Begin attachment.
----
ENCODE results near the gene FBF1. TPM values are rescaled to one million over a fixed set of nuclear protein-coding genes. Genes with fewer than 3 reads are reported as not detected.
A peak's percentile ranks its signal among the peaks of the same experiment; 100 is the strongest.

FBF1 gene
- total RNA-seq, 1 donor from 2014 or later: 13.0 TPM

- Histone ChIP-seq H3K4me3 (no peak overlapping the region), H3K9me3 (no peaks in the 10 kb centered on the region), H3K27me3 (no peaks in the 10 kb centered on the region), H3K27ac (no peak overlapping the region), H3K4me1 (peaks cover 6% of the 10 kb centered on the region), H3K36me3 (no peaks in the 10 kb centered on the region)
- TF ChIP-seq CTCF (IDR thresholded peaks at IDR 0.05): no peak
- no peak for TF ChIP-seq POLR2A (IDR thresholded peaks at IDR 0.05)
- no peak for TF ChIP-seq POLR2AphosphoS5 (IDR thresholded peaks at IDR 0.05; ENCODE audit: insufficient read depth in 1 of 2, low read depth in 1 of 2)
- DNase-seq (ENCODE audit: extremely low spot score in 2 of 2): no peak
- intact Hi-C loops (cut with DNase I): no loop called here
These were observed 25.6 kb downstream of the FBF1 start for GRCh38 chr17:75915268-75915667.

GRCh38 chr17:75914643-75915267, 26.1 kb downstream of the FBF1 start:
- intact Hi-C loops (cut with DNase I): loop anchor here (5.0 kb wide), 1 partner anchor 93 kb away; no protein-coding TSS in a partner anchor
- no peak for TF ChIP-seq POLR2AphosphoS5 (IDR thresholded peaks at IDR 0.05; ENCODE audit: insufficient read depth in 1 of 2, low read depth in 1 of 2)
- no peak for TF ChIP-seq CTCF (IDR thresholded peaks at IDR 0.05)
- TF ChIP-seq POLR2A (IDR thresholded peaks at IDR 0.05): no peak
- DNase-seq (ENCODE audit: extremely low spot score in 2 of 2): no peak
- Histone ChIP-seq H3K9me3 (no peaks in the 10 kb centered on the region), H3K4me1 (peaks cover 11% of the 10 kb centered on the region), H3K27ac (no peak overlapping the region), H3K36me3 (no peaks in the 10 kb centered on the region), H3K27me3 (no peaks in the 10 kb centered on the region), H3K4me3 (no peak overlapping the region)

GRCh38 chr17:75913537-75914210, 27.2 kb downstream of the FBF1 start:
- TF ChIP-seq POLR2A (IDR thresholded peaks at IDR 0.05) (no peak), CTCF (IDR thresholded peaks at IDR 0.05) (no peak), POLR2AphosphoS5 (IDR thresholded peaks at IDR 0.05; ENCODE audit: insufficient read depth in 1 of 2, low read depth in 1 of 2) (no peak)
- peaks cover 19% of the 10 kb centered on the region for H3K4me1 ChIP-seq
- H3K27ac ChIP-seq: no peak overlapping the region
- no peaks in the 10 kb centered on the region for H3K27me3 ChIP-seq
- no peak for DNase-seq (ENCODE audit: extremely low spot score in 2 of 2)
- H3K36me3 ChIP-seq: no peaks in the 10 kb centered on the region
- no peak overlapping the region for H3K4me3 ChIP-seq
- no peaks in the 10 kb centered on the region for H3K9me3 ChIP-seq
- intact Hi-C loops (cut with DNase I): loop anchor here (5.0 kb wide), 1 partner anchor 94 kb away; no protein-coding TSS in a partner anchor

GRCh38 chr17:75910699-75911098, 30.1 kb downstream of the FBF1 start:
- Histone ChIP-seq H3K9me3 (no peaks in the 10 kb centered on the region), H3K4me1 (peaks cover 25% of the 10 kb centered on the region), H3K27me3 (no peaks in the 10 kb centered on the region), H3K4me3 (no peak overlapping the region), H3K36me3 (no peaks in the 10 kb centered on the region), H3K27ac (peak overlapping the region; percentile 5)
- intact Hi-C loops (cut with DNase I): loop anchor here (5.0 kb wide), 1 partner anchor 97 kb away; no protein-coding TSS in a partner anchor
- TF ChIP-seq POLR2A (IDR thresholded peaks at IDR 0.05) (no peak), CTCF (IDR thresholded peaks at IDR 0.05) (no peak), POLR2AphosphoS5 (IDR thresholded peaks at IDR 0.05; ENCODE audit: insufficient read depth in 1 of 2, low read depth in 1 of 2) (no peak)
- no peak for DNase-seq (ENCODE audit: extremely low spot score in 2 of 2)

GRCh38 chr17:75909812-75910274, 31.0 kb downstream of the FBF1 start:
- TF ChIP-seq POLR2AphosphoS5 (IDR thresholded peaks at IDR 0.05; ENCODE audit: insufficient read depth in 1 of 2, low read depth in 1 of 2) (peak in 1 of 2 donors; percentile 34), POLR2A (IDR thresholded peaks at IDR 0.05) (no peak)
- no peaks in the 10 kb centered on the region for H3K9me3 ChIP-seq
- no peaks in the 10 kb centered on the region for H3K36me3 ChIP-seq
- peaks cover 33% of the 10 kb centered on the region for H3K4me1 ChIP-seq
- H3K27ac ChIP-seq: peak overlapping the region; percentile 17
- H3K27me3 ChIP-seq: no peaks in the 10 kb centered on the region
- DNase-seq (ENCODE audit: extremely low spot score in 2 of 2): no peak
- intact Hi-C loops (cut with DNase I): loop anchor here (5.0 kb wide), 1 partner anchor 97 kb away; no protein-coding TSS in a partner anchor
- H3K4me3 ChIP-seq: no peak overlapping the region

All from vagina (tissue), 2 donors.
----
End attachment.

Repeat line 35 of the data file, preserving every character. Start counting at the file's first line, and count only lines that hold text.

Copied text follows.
- TF ChIP-seq POLR2AphosphoS5 (IDR thresholded peaks at IDR 0.05; ENCODE audit: insufficient read depth in 1 of 2, low read depth in 1 of 2) (peak in 1 of 2 donors; percentile 34), POLR2A (IDR thresholded peaks at IDR 0.05) (no peak)